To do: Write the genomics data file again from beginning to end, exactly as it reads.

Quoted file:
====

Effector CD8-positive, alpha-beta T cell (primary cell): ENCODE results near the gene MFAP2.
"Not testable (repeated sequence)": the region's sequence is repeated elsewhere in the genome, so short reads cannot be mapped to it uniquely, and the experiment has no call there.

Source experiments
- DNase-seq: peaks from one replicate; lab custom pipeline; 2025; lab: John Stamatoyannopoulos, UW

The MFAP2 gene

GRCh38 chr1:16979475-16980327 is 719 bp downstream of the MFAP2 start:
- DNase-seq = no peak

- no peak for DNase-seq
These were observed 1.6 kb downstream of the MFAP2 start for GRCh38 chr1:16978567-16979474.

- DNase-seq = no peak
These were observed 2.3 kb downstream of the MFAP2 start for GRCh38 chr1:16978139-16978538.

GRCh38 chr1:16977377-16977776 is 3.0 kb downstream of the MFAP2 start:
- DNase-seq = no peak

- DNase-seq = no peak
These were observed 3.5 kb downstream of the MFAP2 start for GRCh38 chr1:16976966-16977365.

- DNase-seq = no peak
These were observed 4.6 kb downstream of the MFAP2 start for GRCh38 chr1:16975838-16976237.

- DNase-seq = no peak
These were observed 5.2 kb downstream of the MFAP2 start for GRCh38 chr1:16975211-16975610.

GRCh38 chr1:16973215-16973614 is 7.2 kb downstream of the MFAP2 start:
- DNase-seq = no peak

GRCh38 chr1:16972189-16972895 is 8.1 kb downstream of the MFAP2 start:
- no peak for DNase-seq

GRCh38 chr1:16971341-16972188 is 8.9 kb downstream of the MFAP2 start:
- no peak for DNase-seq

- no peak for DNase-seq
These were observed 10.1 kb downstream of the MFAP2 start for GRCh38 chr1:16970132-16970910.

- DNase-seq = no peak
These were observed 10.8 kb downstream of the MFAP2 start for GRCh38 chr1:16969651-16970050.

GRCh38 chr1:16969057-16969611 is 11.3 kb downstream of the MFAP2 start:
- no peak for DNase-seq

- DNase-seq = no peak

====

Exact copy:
Effector CD8-positive, alpha-beta T cell (primary cell): ENCODE results near the gene MFAP2.
"Not testable (repeated sequence)": the region's sequence is repeated elsewhere in the genome, so short reads cannot be mapped to it uniquely, and the experiment has no call there.

Source experiments
- DNase-seq: peaks from one replicate; lab custom pipeline; 2025; lab: John Stamatoyannopoulos, UW

The MFAP2 gene

GRCh38 chr1:16979475-16980327 is 719 bp downstream of the MFAP2 start:
- DNase-seq = no peak

- no peak for DNase-seq
These were observed 1.6 kb downstream of the MFAP2 start for GRCh38 chr1:16978567-16979474.

- DNase-seq = no peak
These were observed 2.3 kb downstream of the MFAP2 start for GRCh38 chr1:16978139-16978538.

GRCh38 chr1:16977377-16977776 is 3.0 kb downstream of the MFAP2 start:
- DNase-seq = no peak

- DNase-seq = no peak
These were observed 3.5 kb downstream of the MFAP2 start for GRCh38 chr1:16976966-16977365.

- DNase-seq = no peak
These were observed 4.6 kb downstream of the MFAP2 start for GRCh38 chr1:16975838-16976237.

- DNase-seq = no peak
These were observed 5.2 kb downstream of the MFAP2 start for GRCh38 chr1:16975211-16975610.

GRCh38 chr1:16973215-16973614 is 7.2 kb downstream of the MFAP2 start:
- DNase-seq = no peak

GRCh38 chr1:16972189-16972895 is 8.1 kb downstream of the MFAP2 start:
- no peak for DNase-seq

GRCh38 chr1:16971341-16972188 is 8.9 kb downstream of the MFAP2 start:
- no peak for DNase-seq

- no peak for DNase-seq
These were observed 10.1 kb downstream of the MFAP2 start for GRCh38 chr1:16970132-16970910.

- DNase-seq = no peak
These were observed 10.8 kb downstream of the MFAP2 start for GRCh38 chr1:16969651-16970050.

GRCh38 chr1:16969057-16969611 is 11.3 kb downstream of the MFAP2 start:
- no peak for DNase-seq

- DNase-seq = no peak